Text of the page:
Join our Mailing List

"Canada can, within a positive friendly atmosphere, ask the Chinese government to resolve the Tibetan situation."

Soot and glaciers

January 12, 2010

January 11, 2010  - www.environmentalresearchweb.com

Graham Cogley

A little soot can make a big difference to the brightness of snow. Freshly
fallen snow, when clean, is one of the brightest of substances, reflecting
well over 90% of incident sunlight and presenting the risk of snow blindness
to ill-equipped travellers on glaciers.

As the snow ages, the snowflakes collapse and become rounded. Opportunities
for photons to bounce off and head back into the sky become fewer.
Opportunities for absorption become more frequent because the photons spend
more of their time passing through grain interiors. Eventually, as the snow
turns into glacier ice, the reflected fraction of incoming radiation drops
to as low as one half or less.

There is more than this to the radiative physics of snow and ice. For
example the wavelength of the impinging photon makes a difference, and so
does the angle at which it strikes the surface (more reflection when the
angle is closer to horizontal). When a thaw begins, some of the snow turns
into liquid water, which, ironically, is one of the darkest of substances.
So wet snow is not particularly bright. Dirt also makes a difference.

If the dirt is black enough, even a small amount reduces significantly the
brightness, or albedo, of the snow. This was shown dramatically as long as
30 years ago by Warren and Wiscombe. The more soot, the more darkening, but
as little as a few parts per billion by weight reduces the albedo of pure
snow (that is, collections of grains of ice) by a few percent in the visible
part of the spectrum. We also get significant sunlight in the (invisible)
near-infrared, but the effect of soot is much reduced there because ice is
itself very dark in the near-infrared. All the same, soot makes a
difference.

Photon for photon, exposed glacier ice yields two or more times as much
meltwater as does clean snow, assuming both are at the melting point. So we
are very interested in anything, such as soot, that reduces the radiative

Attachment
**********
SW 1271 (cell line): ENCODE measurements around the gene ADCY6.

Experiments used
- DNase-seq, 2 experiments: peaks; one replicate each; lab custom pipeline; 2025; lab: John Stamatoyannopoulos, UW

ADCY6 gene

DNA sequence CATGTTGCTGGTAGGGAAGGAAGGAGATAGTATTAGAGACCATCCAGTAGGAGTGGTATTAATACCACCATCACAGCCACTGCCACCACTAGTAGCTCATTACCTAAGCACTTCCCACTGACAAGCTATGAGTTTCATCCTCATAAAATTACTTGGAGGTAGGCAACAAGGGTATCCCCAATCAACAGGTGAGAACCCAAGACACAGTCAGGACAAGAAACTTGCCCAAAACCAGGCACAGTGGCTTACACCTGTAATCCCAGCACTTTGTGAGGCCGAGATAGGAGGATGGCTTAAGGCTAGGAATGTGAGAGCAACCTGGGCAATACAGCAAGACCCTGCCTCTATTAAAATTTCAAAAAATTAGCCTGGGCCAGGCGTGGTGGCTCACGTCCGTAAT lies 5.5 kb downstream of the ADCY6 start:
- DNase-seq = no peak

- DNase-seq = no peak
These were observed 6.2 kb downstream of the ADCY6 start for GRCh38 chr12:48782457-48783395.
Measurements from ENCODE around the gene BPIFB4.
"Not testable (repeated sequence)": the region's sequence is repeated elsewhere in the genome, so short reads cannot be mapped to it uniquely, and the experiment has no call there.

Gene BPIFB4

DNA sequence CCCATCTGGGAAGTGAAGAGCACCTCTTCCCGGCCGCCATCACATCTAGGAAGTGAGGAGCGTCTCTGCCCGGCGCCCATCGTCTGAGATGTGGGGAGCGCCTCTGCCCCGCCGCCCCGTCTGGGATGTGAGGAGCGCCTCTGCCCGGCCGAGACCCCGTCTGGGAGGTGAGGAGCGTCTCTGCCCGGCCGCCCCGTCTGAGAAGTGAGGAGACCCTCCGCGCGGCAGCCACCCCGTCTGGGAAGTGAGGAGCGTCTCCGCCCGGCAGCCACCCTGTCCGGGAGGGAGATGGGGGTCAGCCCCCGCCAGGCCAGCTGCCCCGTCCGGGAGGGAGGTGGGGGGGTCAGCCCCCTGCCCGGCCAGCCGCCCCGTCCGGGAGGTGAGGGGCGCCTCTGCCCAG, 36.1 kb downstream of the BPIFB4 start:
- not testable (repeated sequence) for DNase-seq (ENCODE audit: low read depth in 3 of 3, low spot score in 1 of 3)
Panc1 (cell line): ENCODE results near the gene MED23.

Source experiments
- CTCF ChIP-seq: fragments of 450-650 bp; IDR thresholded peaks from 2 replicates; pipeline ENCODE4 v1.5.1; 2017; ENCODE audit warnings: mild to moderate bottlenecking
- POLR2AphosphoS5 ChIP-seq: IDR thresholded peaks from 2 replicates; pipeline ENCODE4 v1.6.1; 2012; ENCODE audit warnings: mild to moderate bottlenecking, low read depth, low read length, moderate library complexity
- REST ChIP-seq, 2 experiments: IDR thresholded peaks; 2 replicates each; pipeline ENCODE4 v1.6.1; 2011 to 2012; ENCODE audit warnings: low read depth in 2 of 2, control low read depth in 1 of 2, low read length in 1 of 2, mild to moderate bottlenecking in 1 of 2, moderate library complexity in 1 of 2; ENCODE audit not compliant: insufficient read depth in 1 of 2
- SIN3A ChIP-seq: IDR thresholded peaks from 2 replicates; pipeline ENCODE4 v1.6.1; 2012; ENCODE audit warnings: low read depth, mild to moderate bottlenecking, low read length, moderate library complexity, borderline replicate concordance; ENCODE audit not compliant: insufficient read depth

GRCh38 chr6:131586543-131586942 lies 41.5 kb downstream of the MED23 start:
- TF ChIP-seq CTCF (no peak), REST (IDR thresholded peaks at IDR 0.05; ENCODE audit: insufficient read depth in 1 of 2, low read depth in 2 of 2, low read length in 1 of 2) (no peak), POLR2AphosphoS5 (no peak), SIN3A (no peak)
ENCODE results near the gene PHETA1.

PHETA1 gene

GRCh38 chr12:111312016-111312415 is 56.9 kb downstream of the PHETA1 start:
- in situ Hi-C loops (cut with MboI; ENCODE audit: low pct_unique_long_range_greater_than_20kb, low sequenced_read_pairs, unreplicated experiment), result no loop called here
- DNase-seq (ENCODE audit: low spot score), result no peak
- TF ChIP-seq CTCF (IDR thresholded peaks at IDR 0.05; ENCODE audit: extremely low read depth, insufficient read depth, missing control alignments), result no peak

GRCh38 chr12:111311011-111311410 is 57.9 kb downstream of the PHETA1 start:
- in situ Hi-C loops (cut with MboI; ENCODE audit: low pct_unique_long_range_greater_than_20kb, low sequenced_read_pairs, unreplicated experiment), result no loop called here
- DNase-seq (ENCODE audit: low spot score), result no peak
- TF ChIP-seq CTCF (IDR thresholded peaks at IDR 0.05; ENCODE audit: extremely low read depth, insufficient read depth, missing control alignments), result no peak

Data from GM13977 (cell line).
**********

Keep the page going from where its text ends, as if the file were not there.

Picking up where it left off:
contrast between the ice and the overlying snow. What with
industrialization, growth of the human population, and more intense
clearance of forests by burning, there is more soot about now than there
used to be. How much of it actually reaches the glaciers, and precisely how
large its contribution is to the faster rates of mass loss observed in
recent decades, are open questions. But it would be surprising if we were to
look for evidence of a link and failed to find it.

Evidence of a link is just what Xu Baiqing and colleagues, writing in a
recent issue of the Proceedings of the National Academy of Sciences, appear
to have found. They measured soot concentrations in ice cores from five
Tibetan glaciers, and found radiatively significant amounts in all but one,
with evidence for recent increases in at least two. These glaciers are
downwind of two of the world's largest sources of airborne soot, India and
western Europe. (Yes, Tibet is a long way from Europe, but the soot
particles are tiny and once they are aloft they can travel thousands of
kilometres before being washed out.)

And at the recent Fall Meeting of the American Geophysical Union, Bill Lau
of NASA drew attention to another way in which soot can affect glacier mass
balance. While the soot is still in the atmosphere it constitutes what he
calls an "elevated heat pump". It heats the air (rather than the surface),
the heated air rises, and new air is drawn in from elsewhere to replace it.
In the Himalayan-Tibetan region, the new air comes from the south and is
warm and moist, so this amounts to an induced intensification of the summer
monsoon. Warmer air means more melting, but moister air means more
precipitation and therefore, where the temperature is right, more snowfall.
Working out the net impact on the glaciers, then, will be a challenge.

These studies leave us a long way from nailing down soot as one of the
reasons for more negative glacier mass balance, which will require
concurrent measurements of sootfall, incident radiation, temperature and
rates of snowfall and melting. But at the very least the soot concentration
measurements show that the soot is there, and the most solid part of the
deductive chain - the fact that soot makes snow absorb more radiation - is
already firmly in place. Greenhouse gas is not the only pollutant we should
be worrying about.
CTC National Office 1425 René-Lévesque Blvd West, 3rd Floor, Montréal, Québec, Canada, H3G 1T7
T: (514) 487-0665   ctcoffice@tibet.ca
Developed by plank